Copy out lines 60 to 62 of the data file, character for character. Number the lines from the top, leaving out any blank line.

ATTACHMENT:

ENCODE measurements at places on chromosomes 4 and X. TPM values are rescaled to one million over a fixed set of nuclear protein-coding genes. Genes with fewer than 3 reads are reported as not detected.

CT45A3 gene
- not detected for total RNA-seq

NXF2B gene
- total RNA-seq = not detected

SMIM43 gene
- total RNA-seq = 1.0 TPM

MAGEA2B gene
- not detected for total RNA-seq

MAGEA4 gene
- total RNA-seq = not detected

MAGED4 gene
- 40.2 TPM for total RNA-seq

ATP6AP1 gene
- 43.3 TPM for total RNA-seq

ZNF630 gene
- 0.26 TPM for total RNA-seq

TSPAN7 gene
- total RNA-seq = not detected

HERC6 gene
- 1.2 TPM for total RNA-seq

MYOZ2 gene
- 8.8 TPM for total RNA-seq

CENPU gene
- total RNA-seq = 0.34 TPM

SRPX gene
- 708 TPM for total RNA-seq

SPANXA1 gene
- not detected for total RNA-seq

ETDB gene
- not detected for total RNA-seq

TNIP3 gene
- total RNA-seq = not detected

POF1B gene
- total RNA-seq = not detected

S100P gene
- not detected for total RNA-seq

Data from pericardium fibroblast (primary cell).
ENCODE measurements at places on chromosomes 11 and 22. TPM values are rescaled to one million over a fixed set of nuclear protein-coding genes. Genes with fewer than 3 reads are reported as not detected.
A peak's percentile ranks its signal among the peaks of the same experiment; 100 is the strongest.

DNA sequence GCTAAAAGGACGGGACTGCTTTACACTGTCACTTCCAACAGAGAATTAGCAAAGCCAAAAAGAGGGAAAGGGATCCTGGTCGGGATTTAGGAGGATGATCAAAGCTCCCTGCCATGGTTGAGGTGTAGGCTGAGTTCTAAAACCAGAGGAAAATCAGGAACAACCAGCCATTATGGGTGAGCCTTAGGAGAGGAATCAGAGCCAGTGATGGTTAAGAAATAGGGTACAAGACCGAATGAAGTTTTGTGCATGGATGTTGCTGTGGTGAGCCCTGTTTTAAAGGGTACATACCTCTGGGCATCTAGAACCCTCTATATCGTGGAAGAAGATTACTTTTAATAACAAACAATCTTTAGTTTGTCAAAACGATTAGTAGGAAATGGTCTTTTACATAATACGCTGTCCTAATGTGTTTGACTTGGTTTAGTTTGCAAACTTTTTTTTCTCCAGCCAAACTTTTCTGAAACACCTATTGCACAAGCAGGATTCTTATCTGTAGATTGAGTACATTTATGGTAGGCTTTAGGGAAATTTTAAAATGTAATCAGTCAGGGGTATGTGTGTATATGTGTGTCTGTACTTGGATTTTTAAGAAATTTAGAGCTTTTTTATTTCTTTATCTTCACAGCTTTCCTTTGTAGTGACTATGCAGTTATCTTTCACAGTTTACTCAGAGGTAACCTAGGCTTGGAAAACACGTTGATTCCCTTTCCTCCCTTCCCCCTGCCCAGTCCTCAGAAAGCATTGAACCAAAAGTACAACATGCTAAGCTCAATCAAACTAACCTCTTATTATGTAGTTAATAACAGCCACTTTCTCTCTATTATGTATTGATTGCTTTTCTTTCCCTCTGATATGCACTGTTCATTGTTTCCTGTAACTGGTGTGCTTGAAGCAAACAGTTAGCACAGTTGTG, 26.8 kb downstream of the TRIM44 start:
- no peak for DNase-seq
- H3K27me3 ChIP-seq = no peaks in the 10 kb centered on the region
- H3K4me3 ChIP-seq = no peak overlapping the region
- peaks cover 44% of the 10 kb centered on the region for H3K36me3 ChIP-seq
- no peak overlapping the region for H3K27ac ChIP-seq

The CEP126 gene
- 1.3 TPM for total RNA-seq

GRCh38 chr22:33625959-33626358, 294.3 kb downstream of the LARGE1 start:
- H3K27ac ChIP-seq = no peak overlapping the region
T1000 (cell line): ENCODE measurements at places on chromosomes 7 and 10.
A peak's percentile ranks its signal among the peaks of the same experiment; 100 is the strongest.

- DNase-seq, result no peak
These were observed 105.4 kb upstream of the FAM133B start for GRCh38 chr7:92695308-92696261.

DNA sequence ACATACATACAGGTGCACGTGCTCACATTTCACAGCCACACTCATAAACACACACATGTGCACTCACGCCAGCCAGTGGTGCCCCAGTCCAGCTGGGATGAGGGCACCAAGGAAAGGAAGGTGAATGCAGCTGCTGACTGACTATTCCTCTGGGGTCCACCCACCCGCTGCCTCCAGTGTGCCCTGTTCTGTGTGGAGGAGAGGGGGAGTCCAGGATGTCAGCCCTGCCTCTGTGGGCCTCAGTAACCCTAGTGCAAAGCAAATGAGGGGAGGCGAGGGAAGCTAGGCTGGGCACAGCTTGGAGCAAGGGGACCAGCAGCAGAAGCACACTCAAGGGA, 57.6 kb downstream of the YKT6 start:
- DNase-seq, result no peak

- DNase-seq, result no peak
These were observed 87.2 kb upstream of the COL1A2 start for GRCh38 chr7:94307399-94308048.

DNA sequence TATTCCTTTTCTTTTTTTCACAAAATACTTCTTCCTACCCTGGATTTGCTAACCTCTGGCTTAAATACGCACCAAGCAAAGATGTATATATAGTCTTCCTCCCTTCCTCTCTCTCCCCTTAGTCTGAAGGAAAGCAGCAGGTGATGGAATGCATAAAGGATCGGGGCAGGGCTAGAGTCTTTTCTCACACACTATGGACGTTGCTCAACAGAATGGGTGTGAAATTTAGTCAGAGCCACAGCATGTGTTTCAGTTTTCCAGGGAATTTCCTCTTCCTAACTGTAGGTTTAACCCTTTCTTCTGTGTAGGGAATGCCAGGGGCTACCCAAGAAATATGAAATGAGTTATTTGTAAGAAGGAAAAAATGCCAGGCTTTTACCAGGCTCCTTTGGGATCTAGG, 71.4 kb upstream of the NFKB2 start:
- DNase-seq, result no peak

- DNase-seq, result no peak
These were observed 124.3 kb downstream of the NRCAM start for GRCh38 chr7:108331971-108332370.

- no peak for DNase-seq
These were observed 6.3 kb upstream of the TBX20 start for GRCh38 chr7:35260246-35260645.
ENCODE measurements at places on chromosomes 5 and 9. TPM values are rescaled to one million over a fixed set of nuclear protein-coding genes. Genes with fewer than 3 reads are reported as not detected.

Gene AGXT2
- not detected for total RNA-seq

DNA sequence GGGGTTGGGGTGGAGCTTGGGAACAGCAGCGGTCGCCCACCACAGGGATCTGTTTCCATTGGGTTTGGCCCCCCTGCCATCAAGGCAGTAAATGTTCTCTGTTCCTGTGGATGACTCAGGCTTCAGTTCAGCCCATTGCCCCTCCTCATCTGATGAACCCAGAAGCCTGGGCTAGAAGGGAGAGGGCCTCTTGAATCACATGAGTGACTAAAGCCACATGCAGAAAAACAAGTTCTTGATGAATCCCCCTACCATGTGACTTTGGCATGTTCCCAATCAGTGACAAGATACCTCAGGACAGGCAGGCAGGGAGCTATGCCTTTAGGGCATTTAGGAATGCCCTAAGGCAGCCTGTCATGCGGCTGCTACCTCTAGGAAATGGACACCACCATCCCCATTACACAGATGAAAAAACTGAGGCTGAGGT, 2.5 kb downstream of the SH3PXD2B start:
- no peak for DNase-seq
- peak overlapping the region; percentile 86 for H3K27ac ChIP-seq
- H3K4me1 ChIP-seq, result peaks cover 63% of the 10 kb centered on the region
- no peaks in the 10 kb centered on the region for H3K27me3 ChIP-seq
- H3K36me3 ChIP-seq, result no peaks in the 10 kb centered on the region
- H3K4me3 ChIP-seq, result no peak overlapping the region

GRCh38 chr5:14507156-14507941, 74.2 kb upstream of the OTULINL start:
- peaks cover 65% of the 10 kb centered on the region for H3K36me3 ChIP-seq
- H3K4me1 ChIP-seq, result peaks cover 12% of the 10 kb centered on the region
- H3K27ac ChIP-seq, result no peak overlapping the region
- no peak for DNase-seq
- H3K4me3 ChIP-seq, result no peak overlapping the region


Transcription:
- DNase-seq, result no peak

- DNase-seq, result no peak
These were observed 124.3 kb downstream of the NRCAM start for GRCh38 chr7:108331971-108332370.